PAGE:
figured I'd try update even though it was out of subscription.
    The update took and it saw the external.

, Jul 13, 2006
  8. Yes it supports both USB and Firewire drives. I still use 2003 and
    probably will do so as long as it works for me. As far as the posters
    issue, are you having a drive assigned at the time that you go into
    advanced options? When I first used Ghost 2003 and the check box said
    to assign drives it didn't work...couldn't find the drive. When I tell
    it not to assign the drives, no issues on either USB or Firewire drives.
    Robin Brumfield, Jul 13, 2006
  9. As a side note, I have an external Western Digital 80GB harddrive that
    Ghost 2003 will simply not work on but I have an external Western
    Digital 120GB that works fine. Go figure. I have also used an internal
    Maxtor 160GB in a ide external adapter that has worked fine as well.
    Robin Brumfield, Jul 13, 2006
  10. IIRC Ghost2003 has an Options menu where you specify drivers and the
    like for its use (when it's not running under Windows). If you don't
    specify USB2.0 drivers, you'll have a problem like what you've described.
    Sparky Spartacus, Jul 13, 2006
  11. el__marcin Guest

    I have a WD 80Gb ext. that works fine with it. Go figure!
, Jul 14, 2006
  12. el__marcin

    Keith S. Guest

    this may help, if its worth the effort

    Yes, there are USB drivers for DOS...

    Miracle-driver from Panasonic Japan does the unthinkable

    By Fernando Cassia: Friday 27 June 2003, 11:19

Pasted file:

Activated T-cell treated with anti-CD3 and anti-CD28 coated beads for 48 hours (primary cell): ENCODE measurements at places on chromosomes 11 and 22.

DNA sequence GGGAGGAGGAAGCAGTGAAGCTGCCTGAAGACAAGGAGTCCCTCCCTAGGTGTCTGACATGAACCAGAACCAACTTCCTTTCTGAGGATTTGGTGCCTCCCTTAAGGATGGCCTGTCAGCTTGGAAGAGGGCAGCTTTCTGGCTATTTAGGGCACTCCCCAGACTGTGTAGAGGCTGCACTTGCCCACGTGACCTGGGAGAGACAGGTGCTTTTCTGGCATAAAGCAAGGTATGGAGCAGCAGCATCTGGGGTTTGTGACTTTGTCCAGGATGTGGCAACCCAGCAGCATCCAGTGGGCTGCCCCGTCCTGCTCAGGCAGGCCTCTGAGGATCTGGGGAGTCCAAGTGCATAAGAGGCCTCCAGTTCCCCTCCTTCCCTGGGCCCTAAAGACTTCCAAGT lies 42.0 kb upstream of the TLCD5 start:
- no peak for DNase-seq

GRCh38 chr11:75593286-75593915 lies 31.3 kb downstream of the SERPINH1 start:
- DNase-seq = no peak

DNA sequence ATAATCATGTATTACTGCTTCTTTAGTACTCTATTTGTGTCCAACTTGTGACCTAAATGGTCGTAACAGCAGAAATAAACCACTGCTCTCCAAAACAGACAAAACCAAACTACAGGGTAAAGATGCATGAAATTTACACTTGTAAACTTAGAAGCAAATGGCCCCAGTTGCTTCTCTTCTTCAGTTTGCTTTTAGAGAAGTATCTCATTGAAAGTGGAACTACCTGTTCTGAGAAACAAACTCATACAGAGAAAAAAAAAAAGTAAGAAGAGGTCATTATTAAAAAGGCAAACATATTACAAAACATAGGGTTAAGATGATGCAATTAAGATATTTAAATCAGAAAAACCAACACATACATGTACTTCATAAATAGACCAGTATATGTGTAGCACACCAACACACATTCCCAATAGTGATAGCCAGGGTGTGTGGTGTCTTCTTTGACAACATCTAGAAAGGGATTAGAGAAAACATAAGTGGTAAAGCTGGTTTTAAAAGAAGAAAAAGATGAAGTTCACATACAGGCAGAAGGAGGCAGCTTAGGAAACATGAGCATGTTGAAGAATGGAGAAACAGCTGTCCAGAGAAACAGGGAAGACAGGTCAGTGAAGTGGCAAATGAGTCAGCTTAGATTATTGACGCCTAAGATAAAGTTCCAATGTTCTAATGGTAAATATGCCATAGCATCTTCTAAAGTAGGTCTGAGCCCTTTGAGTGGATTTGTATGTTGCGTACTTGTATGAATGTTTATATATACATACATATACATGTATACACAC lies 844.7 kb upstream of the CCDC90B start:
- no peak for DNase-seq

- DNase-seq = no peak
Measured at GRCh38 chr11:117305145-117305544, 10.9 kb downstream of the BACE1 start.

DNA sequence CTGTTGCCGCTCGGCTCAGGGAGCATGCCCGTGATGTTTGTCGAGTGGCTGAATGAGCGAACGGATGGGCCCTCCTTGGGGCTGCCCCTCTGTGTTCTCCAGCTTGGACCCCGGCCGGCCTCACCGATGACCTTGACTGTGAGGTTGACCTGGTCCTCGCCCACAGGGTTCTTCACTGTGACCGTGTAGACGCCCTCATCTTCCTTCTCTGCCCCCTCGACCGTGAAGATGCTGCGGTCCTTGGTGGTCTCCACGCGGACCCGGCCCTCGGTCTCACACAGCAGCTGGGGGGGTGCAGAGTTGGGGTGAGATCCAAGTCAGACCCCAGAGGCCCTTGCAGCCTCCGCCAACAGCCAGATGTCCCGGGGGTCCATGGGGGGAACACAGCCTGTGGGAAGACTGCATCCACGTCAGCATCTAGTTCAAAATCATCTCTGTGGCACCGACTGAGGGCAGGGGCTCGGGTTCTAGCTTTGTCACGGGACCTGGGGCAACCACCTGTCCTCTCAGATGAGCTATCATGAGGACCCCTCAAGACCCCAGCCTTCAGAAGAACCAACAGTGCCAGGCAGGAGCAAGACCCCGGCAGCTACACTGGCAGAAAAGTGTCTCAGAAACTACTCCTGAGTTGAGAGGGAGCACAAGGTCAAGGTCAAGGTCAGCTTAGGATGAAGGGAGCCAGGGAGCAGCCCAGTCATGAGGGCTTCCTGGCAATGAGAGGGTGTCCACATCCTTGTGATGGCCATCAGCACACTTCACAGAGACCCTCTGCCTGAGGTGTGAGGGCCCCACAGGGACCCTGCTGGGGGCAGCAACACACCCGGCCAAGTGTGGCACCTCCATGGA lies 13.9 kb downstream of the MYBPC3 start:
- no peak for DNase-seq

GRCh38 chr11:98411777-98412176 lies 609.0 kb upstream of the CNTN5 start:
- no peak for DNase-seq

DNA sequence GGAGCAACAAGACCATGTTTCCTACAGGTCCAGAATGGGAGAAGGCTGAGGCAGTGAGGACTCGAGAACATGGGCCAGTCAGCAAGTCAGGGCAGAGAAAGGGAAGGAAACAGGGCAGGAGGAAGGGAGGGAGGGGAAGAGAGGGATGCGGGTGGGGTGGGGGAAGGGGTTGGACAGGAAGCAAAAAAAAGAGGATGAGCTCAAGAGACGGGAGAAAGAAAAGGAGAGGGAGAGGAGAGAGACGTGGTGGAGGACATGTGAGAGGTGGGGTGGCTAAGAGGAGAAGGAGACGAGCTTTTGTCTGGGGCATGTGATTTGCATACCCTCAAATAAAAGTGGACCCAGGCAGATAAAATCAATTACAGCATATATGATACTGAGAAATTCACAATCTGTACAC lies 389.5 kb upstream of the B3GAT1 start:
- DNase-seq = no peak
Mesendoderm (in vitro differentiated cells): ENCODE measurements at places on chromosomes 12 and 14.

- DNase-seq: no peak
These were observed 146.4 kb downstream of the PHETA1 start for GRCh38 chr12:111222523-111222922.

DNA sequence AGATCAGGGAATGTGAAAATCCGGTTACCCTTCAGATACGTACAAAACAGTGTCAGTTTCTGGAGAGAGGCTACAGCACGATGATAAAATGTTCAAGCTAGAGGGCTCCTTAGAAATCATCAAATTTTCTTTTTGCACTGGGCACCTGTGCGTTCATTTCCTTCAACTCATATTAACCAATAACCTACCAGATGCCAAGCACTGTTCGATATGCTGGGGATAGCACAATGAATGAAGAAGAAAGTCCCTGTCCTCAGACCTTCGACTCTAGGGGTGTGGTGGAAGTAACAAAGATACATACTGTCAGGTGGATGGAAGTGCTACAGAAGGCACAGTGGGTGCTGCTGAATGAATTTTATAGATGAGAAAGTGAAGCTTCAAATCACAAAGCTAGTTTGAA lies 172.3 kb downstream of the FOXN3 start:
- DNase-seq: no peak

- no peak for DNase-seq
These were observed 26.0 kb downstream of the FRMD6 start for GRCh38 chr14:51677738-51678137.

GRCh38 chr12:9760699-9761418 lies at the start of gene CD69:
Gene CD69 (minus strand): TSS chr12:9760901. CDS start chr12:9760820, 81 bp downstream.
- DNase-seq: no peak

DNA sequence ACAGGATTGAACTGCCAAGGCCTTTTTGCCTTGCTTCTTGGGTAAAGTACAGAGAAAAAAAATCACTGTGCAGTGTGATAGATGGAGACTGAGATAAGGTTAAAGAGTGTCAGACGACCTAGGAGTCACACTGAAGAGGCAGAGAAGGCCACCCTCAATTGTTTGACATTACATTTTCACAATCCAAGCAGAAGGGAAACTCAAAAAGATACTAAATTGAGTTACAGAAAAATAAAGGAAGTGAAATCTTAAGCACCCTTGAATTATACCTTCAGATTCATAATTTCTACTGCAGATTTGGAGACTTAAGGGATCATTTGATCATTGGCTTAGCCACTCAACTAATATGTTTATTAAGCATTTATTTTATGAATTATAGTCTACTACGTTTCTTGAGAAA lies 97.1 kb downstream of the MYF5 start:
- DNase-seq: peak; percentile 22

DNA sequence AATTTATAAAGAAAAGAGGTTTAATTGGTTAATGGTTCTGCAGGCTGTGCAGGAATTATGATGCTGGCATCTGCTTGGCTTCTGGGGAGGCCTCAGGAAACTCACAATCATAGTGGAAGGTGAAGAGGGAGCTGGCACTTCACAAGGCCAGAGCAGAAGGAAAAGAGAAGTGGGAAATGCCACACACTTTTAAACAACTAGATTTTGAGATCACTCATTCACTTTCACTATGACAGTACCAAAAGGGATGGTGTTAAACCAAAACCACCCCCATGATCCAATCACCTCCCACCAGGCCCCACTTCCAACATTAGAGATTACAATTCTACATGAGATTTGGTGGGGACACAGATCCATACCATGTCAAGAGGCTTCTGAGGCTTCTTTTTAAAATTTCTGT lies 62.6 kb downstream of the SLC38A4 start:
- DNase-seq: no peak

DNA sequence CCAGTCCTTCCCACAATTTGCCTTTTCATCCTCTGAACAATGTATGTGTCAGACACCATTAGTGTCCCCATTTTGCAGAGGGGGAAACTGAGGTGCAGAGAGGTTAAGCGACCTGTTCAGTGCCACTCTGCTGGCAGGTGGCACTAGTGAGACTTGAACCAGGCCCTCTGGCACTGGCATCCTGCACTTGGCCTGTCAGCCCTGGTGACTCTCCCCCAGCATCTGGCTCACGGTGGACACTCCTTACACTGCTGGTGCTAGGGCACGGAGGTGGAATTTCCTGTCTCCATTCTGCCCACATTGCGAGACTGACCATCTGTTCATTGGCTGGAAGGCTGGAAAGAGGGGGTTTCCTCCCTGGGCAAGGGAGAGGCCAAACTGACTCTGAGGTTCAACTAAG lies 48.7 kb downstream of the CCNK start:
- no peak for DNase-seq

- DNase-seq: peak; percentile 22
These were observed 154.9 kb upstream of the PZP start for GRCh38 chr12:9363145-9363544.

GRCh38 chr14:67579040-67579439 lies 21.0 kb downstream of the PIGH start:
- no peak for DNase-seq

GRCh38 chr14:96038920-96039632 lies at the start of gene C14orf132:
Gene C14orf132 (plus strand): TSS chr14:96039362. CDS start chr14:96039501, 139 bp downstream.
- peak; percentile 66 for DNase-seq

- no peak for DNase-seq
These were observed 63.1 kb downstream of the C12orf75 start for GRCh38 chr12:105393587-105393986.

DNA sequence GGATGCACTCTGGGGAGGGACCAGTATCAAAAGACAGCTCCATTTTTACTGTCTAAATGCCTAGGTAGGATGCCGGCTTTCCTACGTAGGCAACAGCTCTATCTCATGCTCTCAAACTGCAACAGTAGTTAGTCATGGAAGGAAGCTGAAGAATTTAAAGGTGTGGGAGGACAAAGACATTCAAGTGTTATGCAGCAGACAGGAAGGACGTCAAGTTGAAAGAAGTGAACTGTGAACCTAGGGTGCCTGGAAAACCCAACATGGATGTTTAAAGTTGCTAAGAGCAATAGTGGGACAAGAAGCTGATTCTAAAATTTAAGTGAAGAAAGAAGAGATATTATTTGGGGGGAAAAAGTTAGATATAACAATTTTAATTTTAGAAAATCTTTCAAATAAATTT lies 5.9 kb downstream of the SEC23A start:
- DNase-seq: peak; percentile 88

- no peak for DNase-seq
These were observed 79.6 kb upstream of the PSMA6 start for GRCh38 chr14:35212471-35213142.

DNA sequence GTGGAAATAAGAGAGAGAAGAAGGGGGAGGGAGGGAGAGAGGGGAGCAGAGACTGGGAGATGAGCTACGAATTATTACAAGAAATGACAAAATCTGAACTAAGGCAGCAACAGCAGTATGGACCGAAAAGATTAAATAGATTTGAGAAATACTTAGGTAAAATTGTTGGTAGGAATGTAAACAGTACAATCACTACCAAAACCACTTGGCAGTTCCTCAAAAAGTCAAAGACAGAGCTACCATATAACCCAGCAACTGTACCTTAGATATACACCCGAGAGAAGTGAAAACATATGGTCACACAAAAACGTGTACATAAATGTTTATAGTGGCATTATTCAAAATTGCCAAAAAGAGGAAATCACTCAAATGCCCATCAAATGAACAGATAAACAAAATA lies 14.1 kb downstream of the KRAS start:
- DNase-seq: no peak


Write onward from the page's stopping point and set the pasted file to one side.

HAVING AN EXTERNAL USB cd-writer or hard disk works wonders as long as your
    operating system is in good shape. But if someday the system stops booting,
    you are lost. Booting from good old MS-DOS or Windows boot diskettes - even
    fitted with the needed third party NTFSDOS or EXTFS drivers - gives you
    access to your fixed hard disk only, but none of the USB peripherals can be
    accessed from the DOS command line.

    Before you start scratching your head, let me repeat that this is not
    related to your favorite linux distro's or Windows XP/W2K/98/ME's USB
    support, this has to do with people like me, booting some flavor of DOS to
    copy files around or using DOS-based partition back-up software.

    Imagine that you want to use Paragon Drive Backup, Powerquest's Drive Image,
    or Norton Ghost, to backup your hard disk partitions to that nice 120gb
    external USB 2.0 hard disk you just bought. You can't do it. Or if your
    wife/husband has managed to mess up her/his system so badly that it can't
    boot anymore, yet she/he wants you to have a copy of those nice digital
    pictures stored on a compactflash card plugged into the compactflash
    reader?. No way, Jose. Not from DOS, used to be the phrase.

    Well, now you CAN.

    The minor miracle here is using a driver file called "USBASPI.SYS"
    ("Panasonic v2.06 ASPI Manager for USB mass storage"). Given the right